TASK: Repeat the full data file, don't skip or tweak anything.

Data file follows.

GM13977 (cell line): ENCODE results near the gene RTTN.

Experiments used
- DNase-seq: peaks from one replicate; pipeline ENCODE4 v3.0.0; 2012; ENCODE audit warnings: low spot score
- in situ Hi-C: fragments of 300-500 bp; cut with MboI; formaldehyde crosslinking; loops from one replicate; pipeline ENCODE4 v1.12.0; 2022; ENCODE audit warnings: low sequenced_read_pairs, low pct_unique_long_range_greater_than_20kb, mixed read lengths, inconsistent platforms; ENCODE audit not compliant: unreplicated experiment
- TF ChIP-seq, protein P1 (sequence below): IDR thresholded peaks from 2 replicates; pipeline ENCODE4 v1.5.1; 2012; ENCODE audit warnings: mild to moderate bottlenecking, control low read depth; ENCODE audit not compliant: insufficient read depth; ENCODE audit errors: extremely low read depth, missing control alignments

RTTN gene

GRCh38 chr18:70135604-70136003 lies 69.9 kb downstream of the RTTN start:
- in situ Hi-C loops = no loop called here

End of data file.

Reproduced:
GM13977 (cell line): ENCODE results near the gene RTTN.

Experiments used
- DNase-seq: peaks from one replicate; pipeline ENCODE4 v3.0.0; 2012; ENCODE audit warnings: low spot score
- in situ Hi-C: fragments of 300-500 bp; cut with MboI; formaldehyde crosslinking; loops from one replicate; pipeline ENCODE4 v1.12.0; 2022; ENCODE audit warnings: low sequenced_read_pairs, low pct_unique_long_range_greater_than_20kb, mixed read lengths, inconsistent platforms; ENCODE audit not compliant: unreplicated experiment
- TF ChIP-seq, protein P1 (sequence below): IDR thresholded peaks from 2 replicates; pipeline ENCODE4 v1.5.1; 2012; ENCODE audit warnings: mild to moderate bottlenecking, control low read depth; ENCODE audit not compliant: insufficient read depth; ENCODE audit errors: extremely low read depth, missing control alignments

RTTN gene

GRCh38 chr18:70135604-70136003 lies 69.9 kb downstream of the RTTN start:
- in situ Hi-C loops = no loop called here